Language Between Language And Language

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Language arose out of a need to communicate ideas and commands. Initially it was very basic, but in its current form language is very complex. It a adapted to the changing need of speakers. In this sense, language is a living entity which evolves in response to the changing cultural context in which it exists. Because language evolves in response to culture, the full quality of its meaning is derived from understanding the context in which it takes place. Educators must be aware of the sociocultural nature of language, understanding that language cannot be viewed as stagnant or removed from its context. This has implications for the ways that educators think about, understand and teach language, so that students have an appreciation for…show more content…
Although language today can be seen as far more complex than in the past, due to the growing number of cultural factors influencing it, language has been a social and cultural phenomenon since its inception.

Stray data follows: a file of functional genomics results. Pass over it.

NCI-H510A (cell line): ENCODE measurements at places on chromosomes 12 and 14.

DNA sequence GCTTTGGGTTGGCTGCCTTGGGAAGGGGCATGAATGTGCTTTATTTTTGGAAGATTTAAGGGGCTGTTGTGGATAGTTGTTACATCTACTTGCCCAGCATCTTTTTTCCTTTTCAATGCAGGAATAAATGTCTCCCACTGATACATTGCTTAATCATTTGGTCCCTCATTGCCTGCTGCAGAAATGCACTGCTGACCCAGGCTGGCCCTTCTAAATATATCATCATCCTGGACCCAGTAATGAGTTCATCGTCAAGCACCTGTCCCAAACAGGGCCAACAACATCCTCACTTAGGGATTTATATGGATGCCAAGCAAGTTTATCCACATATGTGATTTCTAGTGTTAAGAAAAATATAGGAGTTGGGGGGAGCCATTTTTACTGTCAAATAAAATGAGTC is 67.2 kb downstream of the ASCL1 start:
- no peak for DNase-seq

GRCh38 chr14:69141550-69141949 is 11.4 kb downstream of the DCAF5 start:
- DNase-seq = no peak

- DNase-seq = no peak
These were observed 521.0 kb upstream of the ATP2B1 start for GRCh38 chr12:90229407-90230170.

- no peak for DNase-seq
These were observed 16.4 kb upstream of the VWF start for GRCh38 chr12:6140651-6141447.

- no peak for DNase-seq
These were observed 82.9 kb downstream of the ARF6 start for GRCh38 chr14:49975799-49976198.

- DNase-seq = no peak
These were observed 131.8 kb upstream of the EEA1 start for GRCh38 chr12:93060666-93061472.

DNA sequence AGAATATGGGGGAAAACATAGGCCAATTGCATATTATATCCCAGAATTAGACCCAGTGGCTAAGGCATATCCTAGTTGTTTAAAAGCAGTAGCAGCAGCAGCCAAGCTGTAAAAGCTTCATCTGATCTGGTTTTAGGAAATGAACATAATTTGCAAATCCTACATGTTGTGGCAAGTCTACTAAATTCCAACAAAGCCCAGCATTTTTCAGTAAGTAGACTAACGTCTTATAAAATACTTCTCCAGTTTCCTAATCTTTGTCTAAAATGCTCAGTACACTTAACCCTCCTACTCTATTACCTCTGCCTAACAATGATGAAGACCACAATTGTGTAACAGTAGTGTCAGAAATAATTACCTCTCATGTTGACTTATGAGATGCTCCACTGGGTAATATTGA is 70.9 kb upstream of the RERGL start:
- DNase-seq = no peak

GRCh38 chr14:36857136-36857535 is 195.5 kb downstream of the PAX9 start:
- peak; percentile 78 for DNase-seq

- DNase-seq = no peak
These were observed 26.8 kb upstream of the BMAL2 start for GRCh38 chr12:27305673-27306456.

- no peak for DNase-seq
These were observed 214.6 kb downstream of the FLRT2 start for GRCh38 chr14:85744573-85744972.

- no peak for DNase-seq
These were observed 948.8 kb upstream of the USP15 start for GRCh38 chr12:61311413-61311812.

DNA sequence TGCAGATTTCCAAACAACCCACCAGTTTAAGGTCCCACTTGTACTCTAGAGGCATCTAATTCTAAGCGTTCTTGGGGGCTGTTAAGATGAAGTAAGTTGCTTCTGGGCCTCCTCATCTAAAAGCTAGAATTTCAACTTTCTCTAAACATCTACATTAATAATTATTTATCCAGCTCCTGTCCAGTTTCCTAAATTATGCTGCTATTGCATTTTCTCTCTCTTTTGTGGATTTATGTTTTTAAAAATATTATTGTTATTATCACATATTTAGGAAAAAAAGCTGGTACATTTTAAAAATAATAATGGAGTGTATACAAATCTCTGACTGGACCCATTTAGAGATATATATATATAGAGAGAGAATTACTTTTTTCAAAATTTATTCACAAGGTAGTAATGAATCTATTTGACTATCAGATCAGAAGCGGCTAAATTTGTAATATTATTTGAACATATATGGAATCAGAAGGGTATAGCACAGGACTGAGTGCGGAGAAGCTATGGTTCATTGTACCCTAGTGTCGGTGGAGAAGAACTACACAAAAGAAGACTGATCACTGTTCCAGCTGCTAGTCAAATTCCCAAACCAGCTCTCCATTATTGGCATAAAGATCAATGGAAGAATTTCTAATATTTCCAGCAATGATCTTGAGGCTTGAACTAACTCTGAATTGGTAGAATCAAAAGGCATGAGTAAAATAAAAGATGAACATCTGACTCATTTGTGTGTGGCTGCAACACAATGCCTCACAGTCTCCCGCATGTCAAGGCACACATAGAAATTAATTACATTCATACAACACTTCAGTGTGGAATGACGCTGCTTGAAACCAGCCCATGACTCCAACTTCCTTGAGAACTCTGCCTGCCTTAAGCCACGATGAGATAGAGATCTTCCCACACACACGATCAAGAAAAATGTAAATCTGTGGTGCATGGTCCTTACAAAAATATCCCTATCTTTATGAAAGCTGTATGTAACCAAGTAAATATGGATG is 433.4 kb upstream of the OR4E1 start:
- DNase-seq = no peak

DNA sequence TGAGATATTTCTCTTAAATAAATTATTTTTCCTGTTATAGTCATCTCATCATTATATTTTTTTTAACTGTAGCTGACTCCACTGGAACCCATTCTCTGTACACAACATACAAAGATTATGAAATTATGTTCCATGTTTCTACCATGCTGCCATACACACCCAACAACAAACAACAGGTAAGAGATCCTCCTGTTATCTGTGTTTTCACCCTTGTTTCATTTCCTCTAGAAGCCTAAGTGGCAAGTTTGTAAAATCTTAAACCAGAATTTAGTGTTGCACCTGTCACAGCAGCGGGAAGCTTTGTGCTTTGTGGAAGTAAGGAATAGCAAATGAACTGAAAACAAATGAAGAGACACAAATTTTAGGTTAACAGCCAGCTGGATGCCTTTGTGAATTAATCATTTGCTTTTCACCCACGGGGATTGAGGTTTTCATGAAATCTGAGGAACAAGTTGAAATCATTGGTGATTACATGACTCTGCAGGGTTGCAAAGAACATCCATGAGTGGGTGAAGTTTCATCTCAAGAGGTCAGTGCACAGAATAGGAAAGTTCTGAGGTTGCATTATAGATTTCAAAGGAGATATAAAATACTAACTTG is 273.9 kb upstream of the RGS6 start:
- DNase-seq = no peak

The development of language overtime illustrates the relationship between language and culture. To have a holistic appreciation for language and meaning, this relationship must be understood. It is likely that all human languages developed from one single language (Gee & Hayes, 2011). As human moved, language developed in relation to the different cultures as they inherited and this led to the creation of the 6,500 languages that exist today, which does not include those which no longer exist (Gee & Hayes, 2011). Cultural influence has not only been responsible for the creation of different languages, but has also created differences among the same language within different places. English for example exits in many different forms around the world. The variances in Englishes began to emerge as a result of colonisation. The colonization of America for example, led to the creation of American English, a transformation which took only weeks, as American settlers had to evolve the language to adapt to their new experiences, which British English could not accommodate as the culture in England did not include these American specific experiences and ideas (Crystal, 2013). Variations in language are specific to certain contexts. Understanding language requires
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